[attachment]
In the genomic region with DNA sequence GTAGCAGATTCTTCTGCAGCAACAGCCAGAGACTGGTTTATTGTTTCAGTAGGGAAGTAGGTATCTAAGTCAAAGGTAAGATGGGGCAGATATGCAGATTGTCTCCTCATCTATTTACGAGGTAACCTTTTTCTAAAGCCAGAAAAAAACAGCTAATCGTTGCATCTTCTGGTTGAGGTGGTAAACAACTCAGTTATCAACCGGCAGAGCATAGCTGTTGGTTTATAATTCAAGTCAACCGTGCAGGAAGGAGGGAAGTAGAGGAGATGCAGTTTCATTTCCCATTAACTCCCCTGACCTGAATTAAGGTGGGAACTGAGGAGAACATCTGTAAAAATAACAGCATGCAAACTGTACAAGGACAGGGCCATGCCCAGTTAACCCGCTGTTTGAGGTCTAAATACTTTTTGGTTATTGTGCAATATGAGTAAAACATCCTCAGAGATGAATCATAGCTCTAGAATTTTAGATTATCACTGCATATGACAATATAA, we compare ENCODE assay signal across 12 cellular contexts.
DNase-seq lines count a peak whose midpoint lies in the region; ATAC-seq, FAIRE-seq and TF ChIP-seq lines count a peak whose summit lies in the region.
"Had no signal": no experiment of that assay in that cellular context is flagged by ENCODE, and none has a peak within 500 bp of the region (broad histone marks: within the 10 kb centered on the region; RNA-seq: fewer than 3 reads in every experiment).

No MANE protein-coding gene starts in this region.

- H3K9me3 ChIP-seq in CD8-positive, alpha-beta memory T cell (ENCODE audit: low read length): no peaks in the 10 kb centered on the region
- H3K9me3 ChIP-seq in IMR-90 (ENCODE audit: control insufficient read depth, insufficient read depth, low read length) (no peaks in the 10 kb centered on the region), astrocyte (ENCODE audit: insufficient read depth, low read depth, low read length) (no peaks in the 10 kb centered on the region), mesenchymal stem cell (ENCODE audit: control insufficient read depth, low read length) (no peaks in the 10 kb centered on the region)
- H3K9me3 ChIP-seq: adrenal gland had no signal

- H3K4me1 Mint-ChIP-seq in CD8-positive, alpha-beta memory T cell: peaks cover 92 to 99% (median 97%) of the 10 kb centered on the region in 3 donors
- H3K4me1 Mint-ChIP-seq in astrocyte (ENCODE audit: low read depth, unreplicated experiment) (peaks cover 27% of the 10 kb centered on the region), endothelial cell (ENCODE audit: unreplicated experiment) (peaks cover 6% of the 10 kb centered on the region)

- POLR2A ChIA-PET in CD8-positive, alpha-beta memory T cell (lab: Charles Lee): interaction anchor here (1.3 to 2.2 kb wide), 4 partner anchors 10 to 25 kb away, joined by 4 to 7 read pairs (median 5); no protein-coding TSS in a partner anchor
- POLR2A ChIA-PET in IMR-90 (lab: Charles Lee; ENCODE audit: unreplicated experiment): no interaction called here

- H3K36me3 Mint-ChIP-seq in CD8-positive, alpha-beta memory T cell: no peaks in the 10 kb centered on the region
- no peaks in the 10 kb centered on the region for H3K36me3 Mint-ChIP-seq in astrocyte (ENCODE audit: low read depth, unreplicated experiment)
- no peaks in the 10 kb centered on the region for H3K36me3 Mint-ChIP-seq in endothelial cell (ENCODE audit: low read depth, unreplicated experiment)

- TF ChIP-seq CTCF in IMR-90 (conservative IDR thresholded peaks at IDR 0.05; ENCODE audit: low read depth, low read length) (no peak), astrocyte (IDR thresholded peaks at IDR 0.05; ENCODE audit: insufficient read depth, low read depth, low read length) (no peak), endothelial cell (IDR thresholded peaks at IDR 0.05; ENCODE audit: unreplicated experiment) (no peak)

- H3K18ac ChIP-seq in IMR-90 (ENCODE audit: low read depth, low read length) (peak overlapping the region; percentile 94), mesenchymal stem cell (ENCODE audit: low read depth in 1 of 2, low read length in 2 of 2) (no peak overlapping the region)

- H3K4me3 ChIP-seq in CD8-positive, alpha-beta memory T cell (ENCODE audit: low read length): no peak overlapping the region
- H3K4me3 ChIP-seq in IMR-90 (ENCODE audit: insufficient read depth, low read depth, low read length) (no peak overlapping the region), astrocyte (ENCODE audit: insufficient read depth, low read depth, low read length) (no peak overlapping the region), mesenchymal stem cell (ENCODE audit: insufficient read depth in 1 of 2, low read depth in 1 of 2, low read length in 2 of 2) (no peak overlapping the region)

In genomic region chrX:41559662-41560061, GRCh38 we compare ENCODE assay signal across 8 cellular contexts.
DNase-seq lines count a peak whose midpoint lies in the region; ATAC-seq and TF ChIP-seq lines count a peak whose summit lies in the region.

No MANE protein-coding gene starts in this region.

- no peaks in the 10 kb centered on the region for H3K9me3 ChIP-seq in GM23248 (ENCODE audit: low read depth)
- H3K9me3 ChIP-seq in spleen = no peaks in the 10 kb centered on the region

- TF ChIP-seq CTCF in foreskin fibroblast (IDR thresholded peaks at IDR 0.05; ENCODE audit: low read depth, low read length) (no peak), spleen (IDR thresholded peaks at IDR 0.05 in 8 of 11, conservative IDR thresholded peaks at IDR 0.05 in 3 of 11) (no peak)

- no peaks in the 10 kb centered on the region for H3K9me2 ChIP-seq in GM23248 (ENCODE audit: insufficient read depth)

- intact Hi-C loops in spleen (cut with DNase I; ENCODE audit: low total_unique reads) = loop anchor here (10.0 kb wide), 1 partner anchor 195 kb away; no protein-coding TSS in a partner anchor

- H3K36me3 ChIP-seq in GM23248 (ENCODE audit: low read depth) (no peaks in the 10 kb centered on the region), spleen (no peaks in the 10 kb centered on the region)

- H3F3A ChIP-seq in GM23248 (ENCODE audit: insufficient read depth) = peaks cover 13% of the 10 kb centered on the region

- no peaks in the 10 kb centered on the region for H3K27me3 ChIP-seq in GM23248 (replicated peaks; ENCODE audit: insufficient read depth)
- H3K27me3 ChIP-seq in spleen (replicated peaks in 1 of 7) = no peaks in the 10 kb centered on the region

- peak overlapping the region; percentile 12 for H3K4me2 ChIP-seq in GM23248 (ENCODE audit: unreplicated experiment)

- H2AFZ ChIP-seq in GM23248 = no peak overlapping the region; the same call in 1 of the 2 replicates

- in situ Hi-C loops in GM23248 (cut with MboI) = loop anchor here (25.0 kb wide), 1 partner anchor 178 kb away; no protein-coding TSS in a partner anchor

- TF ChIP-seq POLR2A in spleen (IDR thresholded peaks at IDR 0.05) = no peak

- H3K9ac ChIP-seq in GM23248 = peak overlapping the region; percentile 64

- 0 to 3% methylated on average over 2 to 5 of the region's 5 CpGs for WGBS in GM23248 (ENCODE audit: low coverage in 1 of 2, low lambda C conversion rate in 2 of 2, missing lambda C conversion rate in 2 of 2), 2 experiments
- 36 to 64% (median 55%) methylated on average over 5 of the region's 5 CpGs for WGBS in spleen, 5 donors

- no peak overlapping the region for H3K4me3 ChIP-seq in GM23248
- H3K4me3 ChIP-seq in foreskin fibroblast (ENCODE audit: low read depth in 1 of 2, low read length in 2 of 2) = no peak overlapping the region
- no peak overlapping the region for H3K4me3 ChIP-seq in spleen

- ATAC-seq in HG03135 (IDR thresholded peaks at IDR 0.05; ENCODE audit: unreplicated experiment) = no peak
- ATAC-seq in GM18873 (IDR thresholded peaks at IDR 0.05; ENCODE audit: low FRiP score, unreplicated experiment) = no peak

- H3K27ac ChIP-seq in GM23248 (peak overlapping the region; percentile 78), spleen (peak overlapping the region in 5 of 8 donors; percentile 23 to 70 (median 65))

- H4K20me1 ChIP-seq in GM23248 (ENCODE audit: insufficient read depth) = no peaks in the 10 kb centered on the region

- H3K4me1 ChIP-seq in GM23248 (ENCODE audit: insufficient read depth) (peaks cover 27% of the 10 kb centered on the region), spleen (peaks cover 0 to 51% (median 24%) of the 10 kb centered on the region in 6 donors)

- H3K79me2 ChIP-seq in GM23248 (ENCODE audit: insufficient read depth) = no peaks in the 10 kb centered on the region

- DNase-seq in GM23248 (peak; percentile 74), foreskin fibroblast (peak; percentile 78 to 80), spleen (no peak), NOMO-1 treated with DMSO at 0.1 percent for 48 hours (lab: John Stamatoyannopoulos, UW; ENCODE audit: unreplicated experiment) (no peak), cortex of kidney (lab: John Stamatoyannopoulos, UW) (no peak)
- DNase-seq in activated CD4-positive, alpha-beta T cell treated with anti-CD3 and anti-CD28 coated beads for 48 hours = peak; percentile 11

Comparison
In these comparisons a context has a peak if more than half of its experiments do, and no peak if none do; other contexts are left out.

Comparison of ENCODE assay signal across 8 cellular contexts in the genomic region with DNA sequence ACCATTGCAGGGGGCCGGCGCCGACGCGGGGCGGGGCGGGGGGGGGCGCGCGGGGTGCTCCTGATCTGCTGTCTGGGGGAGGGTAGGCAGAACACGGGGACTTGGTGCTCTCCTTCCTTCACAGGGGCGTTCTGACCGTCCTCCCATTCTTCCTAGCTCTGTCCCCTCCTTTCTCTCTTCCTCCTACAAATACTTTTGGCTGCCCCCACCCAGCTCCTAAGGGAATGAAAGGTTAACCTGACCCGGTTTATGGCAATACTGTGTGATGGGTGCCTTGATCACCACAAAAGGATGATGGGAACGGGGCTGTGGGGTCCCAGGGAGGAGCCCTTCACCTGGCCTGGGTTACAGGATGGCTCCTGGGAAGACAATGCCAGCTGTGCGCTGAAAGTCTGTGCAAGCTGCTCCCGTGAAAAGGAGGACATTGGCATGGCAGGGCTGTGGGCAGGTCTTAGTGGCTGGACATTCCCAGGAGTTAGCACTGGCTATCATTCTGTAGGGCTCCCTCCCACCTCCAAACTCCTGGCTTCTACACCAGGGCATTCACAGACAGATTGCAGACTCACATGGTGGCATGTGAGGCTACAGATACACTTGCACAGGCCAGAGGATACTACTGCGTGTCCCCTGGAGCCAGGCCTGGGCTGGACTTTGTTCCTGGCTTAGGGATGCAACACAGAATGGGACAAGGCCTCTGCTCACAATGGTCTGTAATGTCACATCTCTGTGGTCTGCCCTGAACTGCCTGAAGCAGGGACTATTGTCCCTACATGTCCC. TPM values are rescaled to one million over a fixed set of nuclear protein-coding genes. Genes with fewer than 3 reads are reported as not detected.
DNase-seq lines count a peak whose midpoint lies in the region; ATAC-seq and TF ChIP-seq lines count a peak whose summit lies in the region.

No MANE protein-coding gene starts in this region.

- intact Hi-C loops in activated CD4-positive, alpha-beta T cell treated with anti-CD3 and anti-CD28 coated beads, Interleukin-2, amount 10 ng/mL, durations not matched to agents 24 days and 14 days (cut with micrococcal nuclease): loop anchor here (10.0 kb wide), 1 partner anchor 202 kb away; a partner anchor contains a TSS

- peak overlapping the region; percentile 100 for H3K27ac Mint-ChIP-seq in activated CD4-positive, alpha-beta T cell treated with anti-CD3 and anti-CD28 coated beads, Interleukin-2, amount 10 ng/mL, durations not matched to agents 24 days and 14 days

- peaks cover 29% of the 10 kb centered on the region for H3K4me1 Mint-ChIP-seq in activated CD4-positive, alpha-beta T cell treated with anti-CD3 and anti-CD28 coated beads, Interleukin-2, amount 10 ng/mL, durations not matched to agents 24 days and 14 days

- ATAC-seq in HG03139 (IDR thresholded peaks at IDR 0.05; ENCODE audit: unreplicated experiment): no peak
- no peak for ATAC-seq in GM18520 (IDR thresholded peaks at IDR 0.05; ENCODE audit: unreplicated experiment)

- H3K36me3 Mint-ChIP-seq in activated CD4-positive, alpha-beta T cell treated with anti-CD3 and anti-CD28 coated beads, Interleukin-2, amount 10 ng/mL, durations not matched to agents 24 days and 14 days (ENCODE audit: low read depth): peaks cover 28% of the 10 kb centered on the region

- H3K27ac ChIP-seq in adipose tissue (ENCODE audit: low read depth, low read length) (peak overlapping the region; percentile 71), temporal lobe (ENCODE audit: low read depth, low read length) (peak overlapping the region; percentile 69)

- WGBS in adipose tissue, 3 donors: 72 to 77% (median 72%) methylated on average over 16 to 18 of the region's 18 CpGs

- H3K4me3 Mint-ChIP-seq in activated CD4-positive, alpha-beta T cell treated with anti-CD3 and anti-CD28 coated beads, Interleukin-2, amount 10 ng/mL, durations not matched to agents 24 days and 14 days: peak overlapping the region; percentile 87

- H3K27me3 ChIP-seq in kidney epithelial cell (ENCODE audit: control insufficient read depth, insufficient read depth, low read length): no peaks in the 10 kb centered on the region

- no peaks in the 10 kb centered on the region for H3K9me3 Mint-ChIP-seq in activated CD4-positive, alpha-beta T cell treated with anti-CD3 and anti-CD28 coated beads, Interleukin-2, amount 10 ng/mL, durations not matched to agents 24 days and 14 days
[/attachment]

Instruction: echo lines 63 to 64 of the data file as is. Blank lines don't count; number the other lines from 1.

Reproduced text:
- H3K27me3 ChIP-seq in kidney epithelial cell (ENCODE audit: control insufficient read depth, insufficient read depth, low read length): no peaks in the 10 kb centered on the region

- no peaks in the 10 kb centered on the region for H3K9me3 Mint-ChIP-seq in activated CD4-positive, alpha-beta T cell treated with anti-CD3 and anti-CD28 coated beads, Interleukin-2, amount 10 ng/mL, durations not matched to agents 24 days and 14 days